A resurgence of John F. Kennedy’s pain struggles are in the news after a newly released publication in the Journal of Neurosurgery: Spine.
We learned on our JFK show from noted historian Robert Dallek, that Kennedy struggled with substantial low back pain, but he also suffered from an autoimmune disorder that probably lead to osteoporosis and multiple painful conditions.
They tried to “keep it as quiet as possible” – the extent to which he suffered with several health problems, Dallek said. Even some of his family members were unaware of his condition. “He was probably one of the unhealthiest presidents we’ve ever had,” said journal authors and neurosurgeons Dr. T. Glenn Pait and Dr. Justin Dowdy.
Contrary to popular claims, Kennedy was probably not born with an unstable lower back, nor did he suffer from a compression fracture, the researchers said in their report. He was probably born with an autoimmune disease called Schmidt Syndrome, which led to osteoporosis, nerve pain, arthritic pain, and muscular pain. Schmidt Syndrome is a genetic disorder characterized by functional impairment of multiple endocrine glands. Patients suffer from Addison’s disease (adrenal problems), thyroid disorders, and/or diabetes mellitus due to Schmidt Syndrome.
It has been deduced that Kennedy probably hurt his back in college playing football, and went on to further injure himself in the army. In 1937 he received steroid treatments, a new therapy at the time. In fact, it was so new that doctors didn’t know how to dose patients properly. High doses of steroids led to JFK’s osteoporosis, and subsequently the deterioration of some of his lumbar spinal bones.
Kennedy was in need of help and he turned to a New York physician named Dr. Max Jacobson, known as “Dr. Feelgood.” Jacobson injected Kennedy with an amphetamine cocktail to aid his back pain. “It’s very much like the opioid epidemic we’re seeing today,” Pait said. “People will say, ‘I can’t live with my back pain, doctor, you have to do something.'”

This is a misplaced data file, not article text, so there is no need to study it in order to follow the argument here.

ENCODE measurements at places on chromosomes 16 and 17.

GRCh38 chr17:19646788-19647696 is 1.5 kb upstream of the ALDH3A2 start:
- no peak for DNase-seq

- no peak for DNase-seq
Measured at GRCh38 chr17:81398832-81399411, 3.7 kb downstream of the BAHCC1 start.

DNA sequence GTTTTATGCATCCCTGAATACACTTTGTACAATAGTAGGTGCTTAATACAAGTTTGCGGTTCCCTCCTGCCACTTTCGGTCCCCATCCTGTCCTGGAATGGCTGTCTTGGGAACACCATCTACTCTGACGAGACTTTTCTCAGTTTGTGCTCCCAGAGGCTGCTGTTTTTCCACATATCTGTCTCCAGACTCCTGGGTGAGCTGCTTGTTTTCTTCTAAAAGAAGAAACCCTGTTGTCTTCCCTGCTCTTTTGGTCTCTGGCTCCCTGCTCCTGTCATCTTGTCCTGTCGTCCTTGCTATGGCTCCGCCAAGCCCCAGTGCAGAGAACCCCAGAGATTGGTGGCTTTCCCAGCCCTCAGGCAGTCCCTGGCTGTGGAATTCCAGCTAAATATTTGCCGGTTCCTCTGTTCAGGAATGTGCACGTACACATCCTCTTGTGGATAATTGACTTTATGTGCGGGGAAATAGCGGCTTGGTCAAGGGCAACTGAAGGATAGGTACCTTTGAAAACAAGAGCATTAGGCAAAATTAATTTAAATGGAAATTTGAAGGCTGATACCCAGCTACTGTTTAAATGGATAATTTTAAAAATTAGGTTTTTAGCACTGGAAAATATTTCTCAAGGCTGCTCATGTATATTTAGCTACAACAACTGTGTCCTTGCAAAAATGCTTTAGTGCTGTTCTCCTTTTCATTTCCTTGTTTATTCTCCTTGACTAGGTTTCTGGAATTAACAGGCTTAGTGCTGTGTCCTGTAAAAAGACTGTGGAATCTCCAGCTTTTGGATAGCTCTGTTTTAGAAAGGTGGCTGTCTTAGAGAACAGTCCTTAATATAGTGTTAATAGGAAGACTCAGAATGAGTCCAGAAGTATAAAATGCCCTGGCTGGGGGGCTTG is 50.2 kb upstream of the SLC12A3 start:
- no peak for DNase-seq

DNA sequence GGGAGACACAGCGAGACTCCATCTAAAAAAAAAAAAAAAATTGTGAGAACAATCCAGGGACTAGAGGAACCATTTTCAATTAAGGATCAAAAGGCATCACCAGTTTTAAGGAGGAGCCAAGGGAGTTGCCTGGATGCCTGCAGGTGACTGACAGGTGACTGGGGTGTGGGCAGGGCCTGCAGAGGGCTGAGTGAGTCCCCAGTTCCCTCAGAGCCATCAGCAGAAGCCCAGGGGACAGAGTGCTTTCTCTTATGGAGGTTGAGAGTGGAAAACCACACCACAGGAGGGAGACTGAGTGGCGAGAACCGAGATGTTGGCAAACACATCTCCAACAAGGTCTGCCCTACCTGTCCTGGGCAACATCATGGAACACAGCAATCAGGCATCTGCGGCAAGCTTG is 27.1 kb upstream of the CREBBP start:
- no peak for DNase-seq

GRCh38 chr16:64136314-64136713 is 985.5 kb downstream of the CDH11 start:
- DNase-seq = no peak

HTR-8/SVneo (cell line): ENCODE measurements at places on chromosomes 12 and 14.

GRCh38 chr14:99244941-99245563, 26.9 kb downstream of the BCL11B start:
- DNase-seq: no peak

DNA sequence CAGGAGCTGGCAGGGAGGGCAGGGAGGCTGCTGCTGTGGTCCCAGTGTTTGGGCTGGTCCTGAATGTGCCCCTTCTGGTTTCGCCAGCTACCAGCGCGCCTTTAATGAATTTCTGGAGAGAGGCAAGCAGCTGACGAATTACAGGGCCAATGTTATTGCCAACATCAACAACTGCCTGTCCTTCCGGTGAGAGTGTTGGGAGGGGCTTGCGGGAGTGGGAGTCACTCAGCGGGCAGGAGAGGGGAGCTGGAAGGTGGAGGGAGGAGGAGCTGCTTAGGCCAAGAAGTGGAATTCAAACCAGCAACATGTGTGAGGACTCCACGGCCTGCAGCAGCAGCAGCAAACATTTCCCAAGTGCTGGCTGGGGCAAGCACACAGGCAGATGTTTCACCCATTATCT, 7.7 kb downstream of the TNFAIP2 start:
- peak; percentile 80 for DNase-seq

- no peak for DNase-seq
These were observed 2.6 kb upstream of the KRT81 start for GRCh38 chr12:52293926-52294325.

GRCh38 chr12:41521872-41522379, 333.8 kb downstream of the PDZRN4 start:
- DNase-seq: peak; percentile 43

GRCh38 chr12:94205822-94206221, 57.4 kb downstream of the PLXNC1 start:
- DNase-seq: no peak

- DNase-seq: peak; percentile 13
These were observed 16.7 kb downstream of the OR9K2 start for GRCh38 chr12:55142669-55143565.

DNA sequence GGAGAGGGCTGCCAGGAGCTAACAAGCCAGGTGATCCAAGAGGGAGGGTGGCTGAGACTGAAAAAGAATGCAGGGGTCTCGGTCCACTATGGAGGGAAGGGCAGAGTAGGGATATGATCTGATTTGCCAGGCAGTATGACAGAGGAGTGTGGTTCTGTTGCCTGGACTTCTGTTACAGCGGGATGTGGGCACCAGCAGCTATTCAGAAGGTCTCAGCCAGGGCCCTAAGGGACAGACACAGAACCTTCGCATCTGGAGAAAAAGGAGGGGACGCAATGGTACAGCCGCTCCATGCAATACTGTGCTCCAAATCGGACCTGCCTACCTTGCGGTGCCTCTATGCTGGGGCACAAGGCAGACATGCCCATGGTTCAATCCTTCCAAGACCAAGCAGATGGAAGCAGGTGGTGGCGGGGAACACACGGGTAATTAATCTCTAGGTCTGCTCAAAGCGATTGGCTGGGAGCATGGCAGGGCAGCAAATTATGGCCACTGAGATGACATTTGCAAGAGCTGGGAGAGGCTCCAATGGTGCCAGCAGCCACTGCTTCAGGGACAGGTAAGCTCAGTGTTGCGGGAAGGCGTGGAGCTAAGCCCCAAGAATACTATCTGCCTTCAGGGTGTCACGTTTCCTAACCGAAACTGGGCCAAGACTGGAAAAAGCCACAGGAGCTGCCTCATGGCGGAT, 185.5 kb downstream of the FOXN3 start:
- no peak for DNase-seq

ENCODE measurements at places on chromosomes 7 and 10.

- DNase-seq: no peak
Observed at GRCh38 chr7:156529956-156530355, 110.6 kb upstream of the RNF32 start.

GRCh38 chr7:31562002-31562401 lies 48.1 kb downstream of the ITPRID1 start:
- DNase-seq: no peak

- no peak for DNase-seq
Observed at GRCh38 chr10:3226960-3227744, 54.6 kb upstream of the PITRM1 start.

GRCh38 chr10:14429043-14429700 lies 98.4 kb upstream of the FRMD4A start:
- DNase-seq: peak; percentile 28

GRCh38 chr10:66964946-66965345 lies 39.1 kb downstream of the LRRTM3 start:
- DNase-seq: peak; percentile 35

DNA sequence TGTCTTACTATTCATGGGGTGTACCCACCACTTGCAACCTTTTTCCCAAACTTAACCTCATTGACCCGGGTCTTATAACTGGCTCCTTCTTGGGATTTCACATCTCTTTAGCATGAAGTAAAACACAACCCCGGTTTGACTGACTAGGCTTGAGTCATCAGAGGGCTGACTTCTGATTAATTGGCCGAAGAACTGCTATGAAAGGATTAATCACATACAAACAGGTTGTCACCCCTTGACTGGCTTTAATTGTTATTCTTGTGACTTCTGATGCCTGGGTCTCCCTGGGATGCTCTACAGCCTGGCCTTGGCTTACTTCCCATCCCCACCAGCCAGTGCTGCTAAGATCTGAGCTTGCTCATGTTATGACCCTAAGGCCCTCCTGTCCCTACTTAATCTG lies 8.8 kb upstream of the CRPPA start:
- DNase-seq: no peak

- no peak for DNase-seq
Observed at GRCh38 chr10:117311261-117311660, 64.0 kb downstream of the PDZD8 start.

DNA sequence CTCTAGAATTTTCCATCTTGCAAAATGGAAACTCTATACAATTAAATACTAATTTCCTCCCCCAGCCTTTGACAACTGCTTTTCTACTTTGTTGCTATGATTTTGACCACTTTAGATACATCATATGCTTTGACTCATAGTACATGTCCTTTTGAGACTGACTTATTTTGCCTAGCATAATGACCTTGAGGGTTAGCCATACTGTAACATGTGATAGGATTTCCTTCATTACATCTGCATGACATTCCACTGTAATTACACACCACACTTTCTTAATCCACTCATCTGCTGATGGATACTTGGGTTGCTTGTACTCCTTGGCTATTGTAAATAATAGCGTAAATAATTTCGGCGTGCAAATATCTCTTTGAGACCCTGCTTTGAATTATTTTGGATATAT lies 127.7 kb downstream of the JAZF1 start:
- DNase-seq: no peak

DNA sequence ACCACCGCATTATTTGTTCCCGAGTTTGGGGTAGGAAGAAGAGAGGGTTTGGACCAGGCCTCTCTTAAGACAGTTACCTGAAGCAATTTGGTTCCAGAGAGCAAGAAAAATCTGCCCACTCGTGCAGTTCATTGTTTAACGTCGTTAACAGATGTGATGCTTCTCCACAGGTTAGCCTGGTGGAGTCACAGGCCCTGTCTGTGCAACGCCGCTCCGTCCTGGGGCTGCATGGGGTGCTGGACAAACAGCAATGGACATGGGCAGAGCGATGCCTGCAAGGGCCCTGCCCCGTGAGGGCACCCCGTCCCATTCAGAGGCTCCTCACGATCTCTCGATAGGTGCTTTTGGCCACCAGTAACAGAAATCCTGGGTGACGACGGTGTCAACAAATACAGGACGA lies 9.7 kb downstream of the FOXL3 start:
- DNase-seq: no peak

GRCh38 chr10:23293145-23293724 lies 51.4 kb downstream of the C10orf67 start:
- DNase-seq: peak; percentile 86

To the outside world, he radiated health, strength, and confidence. But behind closed doors, the 35th President of the United States was undergoing risky back surgeries. In 1934 he underwent an air myelogram performed at the Mayo Clinic, and the doctors recommended that Kennedy not have spine surgery. But in 1944, Kennedy had surgery anyway – on the disc between the L4 and L5 vertebrae of his lower back.
Over the next seven years, Kennedy continued with his political career despite excruciating pain. He often used crutches and wore a back brace behind the scenes. It wasn’t until 1961, when orthopedist and physiatrist Dr. Hans Kraus evaluated Kennedy that things began to change. The president began to lift weights three times weekly, swim daily, and receive massages and heat therapy. “Within months, the improvement was dramatic,” Pait and Dowdy wrote.
But he still often wore the back brace. On November 22, 1963, Kennedy decided to wear this back brace after a long day of Presidential duties. It is speculated that the brace kept JFK sitting upright after he’d been shot in the neck by Lee Harvey Oswald. Had Kennedy not been wearing it, he may have crumpled forward, making it more difficult for Oswald to fire the second shot, which struck Kennedy in the head, and ultimately killed him.
“His back pain plagued him throughout his life — his professional career and military career — and then it still had an impact on his death,” Pait said. But despite his chronic pain, Kennedy persisted with new forms of treatment including water therapy, heat, and a rocking chair. He also received local anesthetic injections into the muscles of his lower back for pain relief. His extraordinary accomplishments during a life of persistent pain convey hope that those in pain can move beyond their limitations and toward the promise of recovery.